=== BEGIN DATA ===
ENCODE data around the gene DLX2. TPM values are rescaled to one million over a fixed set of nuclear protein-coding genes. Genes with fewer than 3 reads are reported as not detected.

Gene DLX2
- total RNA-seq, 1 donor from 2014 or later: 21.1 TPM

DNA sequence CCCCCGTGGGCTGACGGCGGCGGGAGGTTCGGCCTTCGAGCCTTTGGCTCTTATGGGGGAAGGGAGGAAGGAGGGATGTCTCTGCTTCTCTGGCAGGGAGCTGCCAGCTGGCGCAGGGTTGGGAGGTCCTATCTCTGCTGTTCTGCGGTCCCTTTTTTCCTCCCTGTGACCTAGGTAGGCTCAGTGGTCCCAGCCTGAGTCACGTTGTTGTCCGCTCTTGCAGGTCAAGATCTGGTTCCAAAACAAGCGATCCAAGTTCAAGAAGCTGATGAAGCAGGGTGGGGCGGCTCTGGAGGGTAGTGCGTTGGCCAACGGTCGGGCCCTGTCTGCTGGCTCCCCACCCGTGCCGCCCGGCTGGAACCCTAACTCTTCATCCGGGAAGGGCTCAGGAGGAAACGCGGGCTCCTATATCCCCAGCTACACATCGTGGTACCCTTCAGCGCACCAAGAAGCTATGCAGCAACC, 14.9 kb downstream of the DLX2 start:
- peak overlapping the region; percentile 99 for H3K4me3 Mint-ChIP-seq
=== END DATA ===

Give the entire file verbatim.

ENCODE data around the gene DLX2. TPM values are rescaled to one million over a fixed set of nuclear protein-coding genes. Genes with fewer than 3 reads are reported as not detected.

Gene DLX2
- total RNA-seq, 1 donor from 2014 or later: 21.1 TPM

DNA sequence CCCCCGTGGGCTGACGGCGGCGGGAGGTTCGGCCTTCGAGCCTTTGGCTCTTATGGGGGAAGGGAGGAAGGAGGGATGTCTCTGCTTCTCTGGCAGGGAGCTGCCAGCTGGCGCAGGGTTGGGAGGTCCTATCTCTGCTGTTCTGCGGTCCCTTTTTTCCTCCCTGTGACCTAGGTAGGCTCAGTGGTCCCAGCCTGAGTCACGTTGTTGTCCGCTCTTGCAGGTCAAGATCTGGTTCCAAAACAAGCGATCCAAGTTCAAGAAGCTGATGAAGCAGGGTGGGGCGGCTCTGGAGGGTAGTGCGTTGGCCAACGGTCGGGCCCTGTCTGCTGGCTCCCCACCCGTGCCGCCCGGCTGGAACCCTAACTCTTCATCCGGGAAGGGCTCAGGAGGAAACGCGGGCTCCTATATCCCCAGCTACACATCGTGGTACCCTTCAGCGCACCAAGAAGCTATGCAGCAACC, 14.9 kb downstream of the DLX2 start:
- peak overlapping the region; percentile 99 for H3K4me3 Mint-ChIP-seq